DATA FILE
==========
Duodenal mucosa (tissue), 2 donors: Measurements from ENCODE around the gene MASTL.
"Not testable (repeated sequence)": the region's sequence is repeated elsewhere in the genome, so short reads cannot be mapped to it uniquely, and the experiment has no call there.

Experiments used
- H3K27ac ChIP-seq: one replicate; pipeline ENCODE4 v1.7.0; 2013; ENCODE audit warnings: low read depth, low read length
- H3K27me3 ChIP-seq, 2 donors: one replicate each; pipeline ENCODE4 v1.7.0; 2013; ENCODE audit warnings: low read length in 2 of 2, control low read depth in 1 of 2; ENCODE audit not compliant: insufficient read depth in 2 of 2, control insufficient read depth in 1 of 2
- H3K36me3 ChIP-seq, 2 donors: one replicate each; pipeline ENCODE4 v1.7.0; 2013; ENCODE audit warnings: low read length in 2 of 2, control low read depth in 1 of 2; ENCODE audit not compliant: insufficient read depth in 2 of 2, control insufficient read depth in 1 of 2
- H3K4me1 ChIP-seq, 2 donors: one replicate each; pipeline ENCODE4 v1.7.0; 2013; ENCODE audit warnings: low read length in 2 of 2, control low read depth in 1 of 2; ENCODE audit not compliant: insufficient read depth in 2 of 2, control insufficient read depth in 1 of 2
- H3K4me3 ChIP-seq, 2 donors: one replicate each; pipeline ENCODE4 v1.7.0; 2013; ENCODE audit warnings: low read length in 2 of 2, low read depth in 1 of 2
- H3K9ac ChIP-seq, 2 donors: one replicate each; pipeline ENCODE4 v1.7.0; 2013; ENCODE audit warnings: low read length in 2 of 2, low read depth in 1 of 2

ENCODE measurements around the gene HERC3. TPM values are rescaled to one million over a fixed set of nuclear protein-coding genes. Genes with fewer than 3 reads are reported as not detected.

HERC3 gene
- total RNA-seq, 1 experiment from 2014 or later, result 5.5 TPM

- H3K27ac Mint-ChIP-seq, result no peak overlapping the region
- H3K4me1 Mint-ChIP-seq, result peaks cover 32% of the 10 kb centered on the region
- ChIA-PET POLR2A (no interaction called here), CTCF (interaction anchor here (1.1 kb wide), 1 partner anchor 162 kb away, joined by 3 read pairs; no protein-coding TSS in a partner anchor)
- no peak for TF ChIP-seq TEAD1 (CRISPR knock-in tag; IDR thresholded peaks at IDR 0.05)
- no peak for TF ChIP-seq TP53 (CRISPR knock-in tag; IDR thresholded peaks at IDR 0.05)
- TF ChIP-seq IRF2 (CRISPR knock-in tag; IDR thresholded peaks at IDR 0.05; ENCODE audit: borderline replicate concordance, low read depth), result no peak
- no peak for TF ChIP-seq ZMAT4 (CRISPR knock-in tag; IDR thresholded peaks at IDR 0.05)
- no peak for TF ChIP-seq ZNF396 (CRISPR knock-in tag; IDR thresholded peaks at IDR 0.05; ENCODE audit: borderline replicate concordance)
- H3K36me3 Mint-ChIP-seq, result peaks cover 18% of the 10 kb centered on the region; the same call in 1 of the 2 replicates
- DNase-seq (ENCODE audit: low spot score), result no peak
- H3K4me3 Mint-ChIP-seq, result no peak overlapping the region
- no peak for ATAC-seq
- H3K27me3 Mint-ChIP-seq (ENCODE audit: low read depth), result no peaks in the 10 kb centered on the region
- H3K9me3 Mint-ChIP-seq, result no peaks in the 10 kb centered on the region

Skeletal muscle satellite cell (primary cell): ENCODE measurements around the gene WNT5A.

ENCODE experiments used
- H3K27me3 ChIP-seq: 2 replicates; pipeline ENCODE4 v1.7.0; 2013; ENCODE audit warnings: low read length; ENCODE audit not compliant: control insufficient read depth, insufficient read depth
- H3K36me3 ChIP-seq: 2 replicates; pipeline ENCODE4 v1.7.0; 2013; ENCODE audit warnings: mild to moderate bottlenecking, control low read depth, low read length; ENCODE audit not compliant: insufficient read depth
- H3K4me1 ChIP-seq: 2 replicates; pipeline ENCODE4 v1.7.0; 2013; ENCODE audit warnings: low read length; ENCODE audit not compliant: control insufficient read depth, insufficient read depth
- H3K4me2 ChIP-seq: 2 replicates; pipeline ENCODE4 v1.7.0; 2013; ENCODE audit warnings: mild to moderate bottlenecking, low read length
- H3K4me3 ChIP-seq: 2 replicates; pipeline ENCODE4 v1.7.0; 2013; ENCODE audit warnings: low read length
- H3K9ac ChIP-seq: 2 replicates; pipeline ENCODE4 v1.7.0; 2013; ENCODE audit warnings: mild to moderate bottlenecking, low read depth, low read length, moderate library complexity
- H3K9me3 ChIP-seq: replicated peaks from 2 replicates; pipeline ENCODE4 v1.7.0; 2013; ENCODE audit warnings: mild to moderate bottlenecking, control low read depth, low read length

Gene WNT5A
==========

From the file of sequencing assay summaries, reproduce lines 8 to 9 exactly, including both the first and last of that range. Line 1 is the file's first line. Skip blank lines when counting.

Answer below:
- H3K4me3 ChIP-seq, 2 donors: one replicate each; pipeline ENCODE4 v1.7.0; 2013; ENCODE audit warnings: low read length in 2 of 2, low read depth in 1 of 2
- H3K9ac ChIP-seq, 2 donors: one replicate each; pipeline ENCODE4 v1.7.0; 2013; ENCODE audit warnings: low read length in 2 of 2, low read depth in 1 of 2